Whether a company is in the business of selling goods or services, a system has to be in place to register sales and process the payments that are made for them. Back in the day, a simple cash register and accounts book took care of this, but it’s a much more complicated and sophisticated world today. We’re talking about automation and the fact that most business transactions take place in the cyberworld – online.
Today’s customers also have numerous ways to pay for their purchases. These could be anything from credit cards to an online app. Then there’s the matter of issuing invoices and receipts, logging the sale, and adding on any tax.
All of this – and more – is carried out by a point-of-sale system, or POS.
What is a POS system today?
Modern, automated POS systems are essentially a cluster of hardware and software that facilitates sale transactions, such as registering purchases and processing the payments for them and taking money from the buyer’s financial account and placing it in the seller’s. The digitalization of this area even allows for useful sales data to be collected; data about what’s-been-sold-when that can be applied to inventory management, analysis, and forecasting.
What is included in a POS system?
A POS system has two main components:
An integral part of a POS system—hardware—is the collection of physical devices used. Hardware typically consists of the following:
The computers, tablets, and mobile devices the seller uses to process and record a sale. There has to be a working Internet connection for the system to function.
Devices for registering and receiving payments
Barcode scanners, credit card readers, and mobile devices.
Tag and chip readers
Tags and chips are miniscule wireless devices that emit information via radio waves, meaning they can be read from a distance. They’re known as Radio Frequency Identification (RFID). Like a scanner for barcodes, a tag and chip reader can access the information the chips contain about the product they’re embedded in.
Instructions for the hardware, POS software provides a single source for processing sales and managing inventory. Software like DEAR Systems has a state-of-the-art point-of-sale section that’s loaded with features. These include managing unlimited outlets and registers, giving permissions to limited users, registering sales and processing payments — integrating all methods of payment — and retrieving sales.
How to select the right POS system for your business?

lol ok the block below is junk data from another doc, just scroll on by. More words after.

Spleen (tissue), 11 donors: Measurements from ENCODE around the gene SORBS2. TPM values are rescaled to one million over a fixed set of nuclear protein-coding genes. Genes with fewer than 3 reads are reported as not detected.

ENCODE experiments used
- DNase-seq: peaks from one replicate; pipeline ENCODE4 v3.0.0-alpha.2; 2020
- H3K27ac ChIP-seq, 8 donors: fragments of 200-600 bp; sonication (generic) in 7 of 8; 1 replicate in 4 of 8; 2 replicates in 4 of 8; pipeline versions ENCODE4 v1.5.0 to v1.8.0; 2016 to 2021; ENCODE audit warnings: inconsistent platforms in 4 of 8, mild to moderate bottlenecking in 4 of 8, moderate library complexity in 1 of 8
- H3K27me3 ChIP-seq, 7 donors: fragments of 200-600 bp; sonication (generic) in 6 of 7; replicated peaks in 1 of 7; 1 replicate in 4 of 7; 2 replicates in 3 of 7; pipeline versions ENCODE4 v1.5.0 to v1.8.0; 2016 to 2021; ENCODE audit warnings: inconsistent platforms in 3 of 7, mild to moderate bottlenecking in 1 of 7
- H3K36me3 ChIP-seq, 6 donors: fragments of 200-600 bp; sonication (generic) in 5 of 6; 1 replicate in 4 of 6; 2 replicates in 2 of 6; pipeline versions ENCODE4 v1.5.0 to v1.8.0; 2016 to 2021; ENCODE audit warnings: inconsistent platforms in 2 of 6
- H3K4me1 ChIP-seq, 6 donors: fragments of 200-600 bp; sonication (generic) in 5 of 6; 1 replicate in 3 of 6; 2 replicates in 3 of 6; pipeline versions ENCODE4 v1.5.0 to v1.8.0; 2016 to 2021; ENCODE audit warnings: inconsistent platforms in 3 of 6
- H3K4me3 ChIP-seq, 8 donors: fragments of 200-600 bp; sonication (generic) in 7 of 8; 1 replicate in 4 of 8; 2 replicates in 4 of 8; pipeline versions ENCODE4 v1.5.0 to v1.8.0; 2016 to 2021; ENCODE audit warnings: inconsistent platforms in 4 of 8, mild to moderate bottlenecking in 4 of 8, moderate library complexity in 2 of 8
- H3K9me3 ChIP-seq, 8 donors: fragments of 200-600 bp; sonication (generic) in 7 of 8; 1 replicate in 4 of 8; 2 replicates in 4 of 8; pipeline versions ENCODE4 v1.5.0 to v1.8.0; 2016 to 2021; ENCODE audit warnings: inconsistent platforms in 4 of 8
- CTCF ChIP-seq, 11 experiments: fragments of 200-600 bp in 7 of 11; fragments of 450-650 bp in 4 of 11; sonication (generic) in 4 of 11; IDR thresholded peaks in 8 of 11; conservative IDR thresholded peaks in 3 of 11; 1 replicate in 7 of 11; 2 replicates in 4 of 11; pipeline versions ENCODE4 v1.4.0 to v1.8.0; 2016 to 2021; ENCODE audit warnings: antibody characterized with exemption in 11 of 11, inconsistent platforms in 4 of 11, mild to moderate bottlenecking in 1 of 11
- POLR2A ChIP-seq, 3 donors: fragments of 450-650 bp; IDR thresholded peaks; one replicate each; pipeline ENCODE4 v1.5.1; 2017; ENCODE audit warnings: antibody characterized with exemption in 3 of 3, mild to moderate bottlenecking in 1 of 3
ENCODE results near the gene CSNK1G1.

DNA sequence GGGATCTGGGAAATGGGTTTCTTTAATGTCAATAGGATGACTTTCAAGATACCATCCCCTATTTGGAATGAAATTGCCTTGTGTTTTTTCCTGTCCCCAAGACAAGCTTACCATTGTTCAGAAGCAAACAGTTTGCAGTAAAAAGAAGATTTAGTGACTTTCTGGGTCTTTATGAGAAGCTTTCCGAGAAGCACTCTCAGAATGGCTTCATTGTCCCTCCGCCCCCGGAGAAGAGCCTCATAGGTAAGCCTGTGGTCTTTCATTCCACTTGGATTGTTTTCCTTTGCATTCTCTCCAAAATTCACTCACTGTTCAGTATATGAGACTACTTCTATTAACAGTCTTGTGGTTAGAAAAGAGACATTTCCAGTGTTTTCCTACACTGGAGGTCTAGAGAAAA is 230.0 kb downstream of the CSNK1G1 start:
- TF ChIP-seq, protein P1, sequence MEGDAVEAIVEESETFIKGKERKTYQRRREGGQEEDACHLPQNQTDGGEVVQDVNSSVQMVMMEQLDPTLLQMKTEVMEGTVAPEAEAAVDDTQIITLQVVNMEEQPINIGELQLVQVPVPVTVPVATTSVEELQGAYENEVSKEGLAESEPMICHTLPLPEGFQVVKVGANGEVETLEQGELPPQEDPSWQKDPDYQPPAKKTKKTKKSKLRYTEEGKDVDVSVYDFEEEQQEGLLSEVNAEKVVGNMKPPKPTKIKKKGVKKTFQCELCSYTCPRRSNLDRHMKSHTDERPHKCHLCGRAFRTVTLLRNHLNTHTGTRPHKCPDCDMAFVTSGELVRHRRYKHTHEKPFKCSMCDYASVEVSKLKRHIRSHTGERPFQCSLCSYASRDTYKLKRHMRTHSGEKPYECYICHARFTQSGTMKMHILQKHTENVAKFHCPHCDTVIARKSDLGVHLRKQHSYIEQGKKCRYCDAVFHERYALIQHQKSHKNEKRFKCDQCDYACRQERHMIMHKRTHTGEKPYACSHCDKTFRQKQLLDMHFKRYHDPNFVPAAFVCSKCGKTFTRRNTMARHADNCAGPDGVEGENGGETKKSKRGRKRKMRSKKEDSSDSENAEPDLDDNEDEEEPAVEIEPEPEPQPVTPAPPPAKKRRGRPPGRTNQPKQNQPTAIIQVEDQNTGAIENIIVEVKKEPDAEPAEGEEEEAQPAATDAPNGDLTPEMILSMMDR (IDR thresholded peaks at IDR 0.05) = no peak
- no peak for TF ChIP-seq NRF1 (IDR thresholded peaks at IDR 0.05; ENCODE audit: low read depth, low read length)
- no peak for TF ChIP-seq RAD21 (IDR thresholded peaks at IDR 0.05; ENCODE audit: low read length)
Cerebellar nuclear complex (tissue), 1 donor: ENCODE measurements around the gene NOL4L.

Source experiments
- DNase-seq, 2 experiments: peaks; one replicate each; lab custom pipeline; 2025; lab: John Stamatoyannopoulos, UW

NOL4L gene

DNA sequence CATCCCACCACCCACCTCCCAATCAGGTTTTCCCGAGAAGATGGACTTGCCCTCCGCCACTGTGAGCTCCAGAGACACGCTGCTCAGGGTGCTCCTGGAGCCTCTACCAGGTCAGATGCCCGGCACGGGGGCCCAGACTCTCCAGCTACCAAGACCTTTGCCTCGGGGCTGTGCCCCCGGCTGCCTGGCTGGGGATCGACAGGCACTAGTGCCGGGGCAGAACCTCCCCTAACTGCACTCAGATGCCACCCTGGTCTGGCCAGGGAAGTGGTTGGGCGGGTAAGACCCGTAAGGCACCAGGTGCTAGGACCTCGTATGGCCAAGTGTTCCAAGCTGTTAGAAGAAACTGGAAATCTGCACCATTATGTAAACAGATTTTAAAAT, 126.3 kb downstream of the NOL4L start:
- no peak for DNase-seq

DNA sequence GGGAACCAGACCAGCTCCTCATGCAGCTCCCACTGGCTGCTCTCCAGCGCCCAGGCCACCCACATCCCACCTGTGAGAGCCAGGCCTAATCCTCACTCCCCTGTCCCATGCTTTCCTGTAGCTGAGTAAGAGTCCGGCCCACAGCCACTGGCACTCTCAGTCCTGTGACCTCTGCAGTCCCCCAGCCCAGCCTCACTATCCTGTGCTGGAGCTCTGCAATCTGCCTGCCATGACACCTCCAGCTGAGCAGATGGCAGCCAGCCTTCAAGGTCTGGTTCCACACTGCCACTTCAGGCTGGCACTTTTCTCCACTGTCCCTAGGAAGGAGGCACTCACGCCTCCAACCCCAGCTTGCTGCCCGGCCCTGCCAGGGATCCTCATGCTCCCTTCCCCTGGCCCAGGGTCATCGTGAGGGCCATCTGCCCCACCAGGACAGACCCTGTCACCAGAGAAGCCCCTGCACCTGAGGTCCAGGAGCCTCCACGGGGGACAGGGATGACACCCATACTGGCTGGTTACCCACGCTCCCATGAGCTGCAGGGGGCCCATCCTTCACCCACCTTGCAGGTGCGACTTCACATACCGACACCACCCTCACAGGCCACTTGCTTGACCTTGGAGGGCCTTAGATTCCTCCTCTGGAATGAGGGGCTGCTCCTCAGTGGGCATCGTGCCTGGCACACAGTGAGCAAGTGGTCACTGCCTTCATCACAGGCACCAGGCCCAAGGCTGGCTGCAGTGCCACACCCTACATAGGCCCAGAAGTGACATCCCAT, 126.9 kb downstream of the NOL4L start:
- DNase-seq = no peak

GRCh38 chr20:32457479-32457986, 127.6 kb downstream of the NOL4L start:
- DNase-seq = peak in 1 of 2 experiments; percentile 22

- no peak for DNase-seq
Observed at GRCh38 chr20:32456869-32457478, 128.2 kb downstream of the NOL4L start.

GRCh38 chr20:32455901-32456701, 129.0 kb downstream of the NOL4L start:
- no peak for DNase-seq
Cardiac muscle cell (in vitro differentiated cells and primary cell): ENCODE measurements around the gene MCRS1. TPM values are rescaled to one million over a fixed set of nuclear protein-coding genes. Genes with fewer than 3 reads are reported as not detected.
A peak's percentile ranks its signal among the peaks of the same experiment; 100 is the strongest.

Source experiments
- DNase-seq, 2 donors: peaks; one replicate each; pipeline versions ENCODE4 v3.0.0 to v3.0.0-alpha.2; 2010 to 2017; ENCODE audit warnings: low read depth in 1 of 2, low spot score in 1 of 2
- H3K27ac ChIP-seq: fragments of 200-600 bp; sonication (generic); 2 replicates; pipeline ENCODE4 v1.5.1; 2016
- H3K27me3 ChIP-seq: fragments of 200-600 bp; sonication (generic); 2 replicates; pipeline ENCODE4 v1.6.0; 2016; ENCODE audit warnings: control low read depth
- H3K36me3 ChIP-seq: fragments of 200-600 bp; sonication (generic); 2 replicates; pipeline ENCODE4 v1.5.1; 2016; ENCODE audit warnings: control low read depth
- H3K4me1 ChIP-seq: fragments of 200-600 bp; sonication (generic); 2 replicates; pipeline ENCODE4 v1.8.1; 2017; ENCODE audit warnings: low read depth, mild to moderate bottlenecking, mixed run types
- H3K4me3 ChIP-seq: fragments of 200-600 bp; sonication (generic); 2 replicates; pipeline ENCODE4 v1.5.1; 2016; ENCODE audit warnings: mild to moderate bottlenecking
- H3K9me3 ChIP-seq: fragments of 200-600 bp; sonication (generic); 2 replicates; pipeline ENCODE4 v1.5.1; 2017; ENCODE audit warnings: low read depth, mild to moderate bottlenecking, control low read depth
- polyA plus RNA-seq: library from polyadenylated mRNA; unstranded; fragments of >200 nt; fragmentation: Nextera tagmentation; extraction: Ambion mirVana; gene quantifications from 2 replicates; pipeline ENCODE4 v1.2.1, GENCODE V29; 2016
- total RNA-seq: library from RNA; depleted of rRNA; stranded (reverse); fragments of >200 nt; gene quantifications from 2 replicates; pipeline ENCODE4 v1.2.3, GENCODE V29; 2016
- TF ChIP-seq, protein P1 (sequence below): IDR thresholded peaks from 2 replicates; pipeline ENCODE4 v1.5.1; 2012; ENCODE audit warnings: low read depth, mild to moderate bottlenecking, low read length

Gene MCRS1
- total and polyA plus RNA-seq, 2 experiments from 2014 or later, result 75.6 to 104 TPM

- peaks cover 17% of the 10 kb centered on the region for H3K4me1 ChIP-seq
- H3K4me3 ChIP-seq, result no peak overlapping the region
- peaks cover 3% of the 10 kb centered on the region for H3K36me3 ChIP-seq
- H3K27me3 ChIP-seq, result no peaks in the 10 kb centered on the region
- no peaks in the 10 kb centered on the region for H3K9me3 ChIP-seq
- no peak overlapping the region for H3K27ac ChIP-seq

Choosing the right POS system can take time if you don’t know what to look for. Here are the questions you should be asking yourself:
Does the POS system integrate online and offline channels?
If you operate in multiple sales channels, like offline and online, you will need a POS system that can integrate them seamlessly. These channels include:
- offline outlets like brick-and-mortar stores, street markets, trade shows and trucks,
- online marketplaces, like websites and apps, and large ecommerce platforms like Amazon, eBay, and Best Buy.
Does the POS system generate reports and forecasts based on data?
A good system can do this at every POS by keeping track of all sales. The data that’s collected can be turned into detailed reports and forecasts for future needs. When used well, these reports can be very advantageous to overall business performance.
Can the POS system be accessed from different devices?
You might want your employees to have access to your POS system from their own devices; or you, yourself, might want to use it on your mobile phone. If that’s the case, you’ll need to make sure the POS system you end up with can accommodate this.
Can the POS system process different types of payment?
Your customers might want to pay you with cash, card, app, or UPI. Whatever their preferred method, you’ll want a POS system that can process all payments. Buying a system that has this ability keeps you in good standing with young shoppers, who easily embrace new technology, and keeps you looking relevant.
Can the POS system adapt to different order fulfillment methods?
There are basically three ways a company can get its goods to a customer. These are:
- Processing and delivering it to the customer directly themselves,
- Hiring a transport company for the shipping, and
- Employing a third-party logistics (3PL) company for all or part of the process from warehousing to delivery.
Some companies might take advantage of all three order-fulfillment methods, using one for small orders and another for those that are larger. If a POS system can’t accommodate this, maybe it isn’t the right one for you.
Can the POS system integrate third-party apps?
Every company has third-party apps incorporated into their digital systems. They could be software for ERP, accounting, inventory management, or a host of others. Any POS system you’re looking at should be able to integrate them all.
Does the POS-system provider have customer support?
If something goes wrong, such as being stuck in a POS operation, or not being sure how to make the best use of the system, you’re going to need to call on someone who knows the ins and outs of the software — customer support. Making sure the system you invest in comes with this could save you money, time, and aggravation.
Is the POS system affordable?
You do need to make sure that the POS system you buy is worth the money. You definitely don’t want to spend a lot for limited features, and you don’t want to pay for features you won’t use. So shop around.
Final words on selecting the right POS system for your business
There are a number of POS systems out there to choose from, and you may even already have an inventory management software with its own POS system. If so, that’s great. If not and that’s what you’re looking for, we suggest you take a look at DEAR Systems, which comes with a POS system that checks all the boxes above.
If you want to know more about DEAR Systems, call one of our experts today.